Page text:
36-48 If Monday was a full program then Tuesday was in overdrive. Our first speaker for the morning? President of the American Farm Bureau and Texan rancher Bob Stallman. The American Farm Bureau is the equivalent of our National Farmers Federation in Australia and Bob gave us an overview of the AFB and how it organises itself. Their on the ground presence is formidable. There are an estimated 3 million people employed in production agriculture in the USA. Roughly broken up into 2 million farmers/ ranchers and 1 million employees. The AFB has 6 million paid up members. A scale and influence we can only dream of given there are only about 200k farms in Australia.
Following presentations from the AFB we ventured out into the Washington Metro system and caught a train. Coming up out of the subway into the Mall of America between the capitol building and the Washington monument we were out the front of the United States Department of Agriculture (USDA) building. Where we were able to have lunch before a brief tour of the impressive historic building. The 40 of us were then treated to an audience with Under-Secretary for Agriculture.
Next in store for us was a visit to the New Zealand embassy, where we were given an overview of the Kiwi economy and learnt how agriculture was a major export earner for the country. It was fascinating to hear how the Kiwis had an expensive system of subsidies that were crippling the country in the 1970s. When they could be afforded no longer they were phased out over 5 years, which enabled the ag economy to respond to markets and become efficient and productive. A concept that must’ve been interesting and challenging to our US and European guests.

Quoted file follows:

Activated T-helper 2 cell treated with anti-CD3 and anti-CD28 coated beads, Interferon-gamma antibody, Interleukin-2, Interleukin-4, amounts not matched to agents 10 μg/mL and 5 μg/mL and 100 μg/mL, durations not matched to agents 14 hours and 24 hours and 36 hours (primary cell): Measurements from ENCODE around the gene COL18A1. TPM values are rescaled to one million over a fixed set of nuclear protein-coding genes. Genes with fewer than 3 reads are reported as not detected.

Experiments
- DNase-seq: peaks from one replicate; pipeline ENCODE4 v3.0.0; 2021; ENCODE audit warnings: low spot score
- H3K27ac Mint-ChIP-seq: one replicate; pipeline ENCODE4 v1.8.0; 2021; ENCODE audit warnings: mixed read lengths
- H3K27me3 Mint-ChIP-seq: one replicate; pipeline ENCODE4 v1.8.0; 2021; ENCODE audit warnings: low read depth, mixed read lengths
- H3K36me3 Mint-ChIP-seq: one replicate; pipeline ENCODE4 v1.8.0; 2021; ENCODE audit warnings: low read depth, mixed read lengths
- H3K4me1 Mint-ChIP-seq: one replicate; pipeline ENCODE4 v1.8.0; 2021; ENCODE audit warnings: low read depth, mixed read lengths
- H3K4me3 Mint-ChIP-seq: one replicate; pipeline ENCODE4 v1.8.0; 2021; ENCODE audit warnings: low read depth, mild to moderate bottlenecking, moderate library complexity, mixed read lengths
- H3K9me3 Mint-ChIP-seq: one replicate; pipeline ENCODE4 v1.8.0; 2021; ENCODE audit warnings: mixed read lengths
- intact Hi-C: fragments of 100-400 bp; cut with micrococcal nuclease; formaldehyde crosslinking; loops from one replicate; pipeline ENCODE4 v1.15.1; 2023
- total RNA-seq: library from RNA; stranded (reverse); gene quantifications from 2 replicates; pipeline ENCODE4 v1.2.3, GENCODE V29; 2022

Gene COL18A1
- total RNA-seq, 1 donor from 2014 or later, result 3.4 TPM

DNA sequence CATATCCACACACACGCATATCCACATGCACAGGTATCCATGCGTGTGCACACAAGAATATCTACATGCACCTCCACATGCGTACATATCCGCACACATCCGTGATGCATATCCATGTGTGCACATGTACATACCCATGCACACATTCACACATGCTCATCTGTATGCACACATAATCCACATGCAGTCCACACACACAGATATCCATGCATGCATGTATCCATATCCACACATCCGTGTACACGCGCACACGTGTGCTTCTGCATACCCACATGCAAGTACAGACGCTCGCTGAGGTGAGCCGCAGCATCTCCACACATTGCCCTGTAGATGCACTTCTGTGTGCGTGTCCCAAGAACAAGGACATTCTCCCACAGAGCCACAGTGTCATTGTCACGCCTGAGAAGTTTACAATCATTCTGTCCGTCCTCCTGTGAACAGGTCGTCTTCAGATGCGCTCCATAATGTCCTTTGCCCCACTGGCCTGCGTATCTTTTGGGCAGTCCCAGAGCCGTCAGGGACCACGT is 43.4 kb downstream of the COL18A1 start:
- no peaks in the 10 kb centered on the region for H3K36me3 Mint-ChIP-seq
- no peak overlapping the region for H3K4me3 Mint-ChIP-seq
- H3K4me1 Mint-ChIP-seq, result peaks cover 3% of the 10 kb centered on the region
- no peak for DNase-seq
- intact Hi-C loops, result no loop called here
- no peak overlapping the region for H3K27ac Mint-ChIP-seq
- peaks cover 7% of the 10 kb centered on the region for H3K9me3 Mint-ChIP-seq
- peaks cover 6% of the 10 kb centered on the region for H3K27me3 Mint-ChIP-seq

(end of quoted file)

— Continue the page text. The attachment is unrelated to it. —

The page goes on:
48-60 Just across the road from the New Zealand embassy is the US Naval Observatory. The complex which houses the Washington residence of the US Vice President and 5 Admirals in the US Navy. After a finger-food tea we were humbled to hear an address on leadership from Rear Admiral Craig Faller who is currently the Chief of Legislative Affairs for the US Navy. A man who has previously been in charge of navy battle-groups in the first Gulf War and was in charge of the first responding US ship to the Indonesian Earthquake disaster. A man worth listening to. Not only this but my nerd farming senses were in overdrive here as we learnt that this location was essentially the timekeeping place of the world.
*Non nerds can skip this bit*
Furthermore all 24 GPS Satellites & 6 reserve satellites pass over the observatory once per day where their atomic clocks are synchronised with the Navy’s atomic clocks on site. Our tractors receive signals from these same satellites. The guidance computers on our tractors keep track of the different lengths of time it takes for signals from the satellites to reach it and from this it can triangulate its position on the earth’s surface. This facility enables us to farm the way we do today. We were also able to look through the Observatory’s first satellite at Jupiter and see 4 of its moons.
Interestingly, the US Navy’s official backup system for the GPS system is celestial navigation. Using the sun and stars and slide rules etc. The same way as they were doing it 200 years ago.
*Nerdy bit over*
A wonderful two days full of ‘once-in-a-lifetime’ experiences. A credit to the Nuffield and RULE programs for getting us this kind of access, to hear from and learn from recognised leaders, both inside and outside our industry.
After a 4:30am alarm and about 3-4 hours sleep I’m now flying across the United States to California, where we’re based for the next several days looking at agriculture in this part of the US. I’ve heard California described as ‘Agriculture on Steroids’. Can’t wait for the next adventure.